GIRARD — As more elderly people use federally funded meal home delivery service in Crawford County, making ends meet has become a serious challenge for those providing the essential “meals-on-wheels” service for homebound seniors.


Cindy Lane, director of the Southeast Kansas Area Agency on Aging (SEKAAA), spoke to the Crawford County Commission on Friday to discuss the nonprofit organization’s financial woes.


“It’s beginning to be a crisis for us if we keep providing meals,” Lane said. “We have never had a wait list for meals in the past.”


If it can’t find a source of additional revenue, the SEKAAA will have to freeze delivery service through its nutrition program, which is largely funded by federal money that is administered through the state but requires local matching funds.


“I can’t bankrupt my agency for the meals program,” Lane said.


Including the cost of paying drivers to deliver them, each meal costs the SEKAAA about $11.


“It is through Older Americans Act funds so we cannot require a fee for this service,” said Stacy Dickerhoof, program manager for SEKAAA. “If they cannot pay for a meal, we cannot eliminate them from the program because they cannot.”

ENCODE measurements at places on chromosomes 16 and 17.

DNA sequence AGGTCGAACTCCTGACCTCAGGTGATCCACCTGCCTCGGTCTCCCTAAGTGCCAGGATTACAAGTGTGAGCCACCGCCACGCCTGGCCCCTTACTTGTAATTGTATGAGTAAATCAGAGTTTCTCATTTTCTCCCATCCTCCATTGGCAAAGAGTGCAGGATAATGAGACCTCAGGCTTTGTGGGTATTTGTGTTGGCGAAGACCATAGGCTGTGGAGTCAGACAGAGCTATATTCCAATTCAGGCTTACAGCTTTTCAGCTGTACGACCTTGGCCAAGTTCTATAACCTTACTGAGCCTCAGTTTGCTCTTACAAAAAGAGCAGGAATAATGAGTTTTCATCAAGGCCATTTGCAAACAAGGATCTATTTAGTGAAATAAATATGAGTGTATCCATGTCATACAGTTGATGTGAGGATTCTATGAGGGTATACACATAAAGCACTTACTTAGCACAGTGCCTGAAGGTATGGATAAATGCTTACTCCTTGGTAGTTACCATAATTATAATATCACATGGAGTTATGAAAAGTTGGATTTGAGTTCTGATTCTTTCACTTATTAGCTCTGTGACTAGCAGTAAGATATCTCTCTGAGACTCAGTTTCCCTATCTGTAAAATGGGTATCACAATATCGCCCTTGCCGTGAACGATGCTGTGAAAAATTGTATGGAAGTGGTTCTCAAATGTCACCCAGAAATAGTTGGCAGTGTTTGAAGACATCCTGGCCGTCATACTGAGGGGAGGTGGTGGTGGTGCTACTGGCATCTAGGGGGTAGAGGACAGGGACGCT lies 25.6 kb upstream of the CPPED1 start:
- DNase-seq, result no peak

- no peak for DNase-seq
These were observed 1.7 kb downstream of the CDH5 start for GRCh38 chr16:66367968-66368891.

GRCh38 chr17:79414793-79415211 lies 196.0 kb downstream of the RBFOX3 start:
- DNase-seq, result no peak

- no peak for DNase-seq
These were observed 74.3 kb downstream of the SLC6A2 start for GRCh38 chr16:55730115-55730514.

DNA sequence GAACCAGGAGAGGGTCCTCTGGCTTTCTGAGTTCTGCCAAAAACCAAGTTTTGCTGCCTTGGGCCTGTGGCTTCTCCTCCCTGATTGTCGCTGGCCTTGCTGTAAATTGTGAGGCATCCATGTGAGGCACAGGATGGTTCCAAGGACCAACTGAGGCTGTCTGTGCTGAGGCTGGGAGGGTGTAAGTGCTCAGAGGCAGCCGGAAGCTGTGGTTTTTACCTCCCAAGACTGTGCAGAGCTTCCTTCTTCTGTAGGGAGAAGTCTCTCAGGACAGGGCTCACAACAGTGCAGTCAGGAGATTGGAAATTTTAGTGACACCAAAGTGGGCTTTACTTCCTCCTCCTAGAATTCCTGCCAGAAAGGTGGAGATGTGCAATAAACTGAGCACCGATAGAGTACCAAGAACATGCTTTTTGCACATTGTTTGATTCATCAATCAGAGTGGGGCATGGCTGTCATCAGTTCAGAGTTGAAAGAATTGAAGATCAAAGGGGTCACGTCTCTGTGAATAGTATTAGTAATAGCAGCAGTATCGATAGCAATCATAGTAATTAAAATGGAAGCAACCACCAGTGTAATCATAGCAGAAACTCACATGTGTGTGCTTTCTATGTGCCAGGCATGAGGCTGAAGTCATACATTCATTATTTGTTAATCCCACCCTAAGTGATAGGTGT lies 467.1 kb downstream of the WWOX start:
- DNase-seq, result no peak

In addition to Crawford County, SEKAAA also serves Allen, Bourbon, Cherokee, Labette, Montgomery, Neosho, Wilson and Woodson counties, and the county government isn’t the only source of money to help the organization meet its requirements for matching federal funds.


Commissioner Bruce Blair pointed out that for elderly people who have some amount of mobility, there are also other resources in larger municipalities in the county.


“There’s other opportunities in Pittsburg,” Blair said. “You’ve got Lord’s Diner. That’s getting utilized all the time. It’s available for anyone — college kids included.”


In more rural areas, though, there are often less options to serve the needs of local senior citizens, Blair said. Dickerhoof said this is something officials in Topeka often do not understand — asking, for example, if the SEKAAA can use a local hospital or restaurant as a meal distribution site, when the community they’re talking about may not have either one.


“They don’t understand the rural — really rural — settings that we deal with,” Dickerhoof said.


Asked by Commissioner Jeremy Johnson whether meal delivery requests were increasing as meal service at senior centers declines, Dickerhoof said it was.


The demand for meal delivery is “going to continue to grow,” Blair said. “There’s no doubt in my mind.”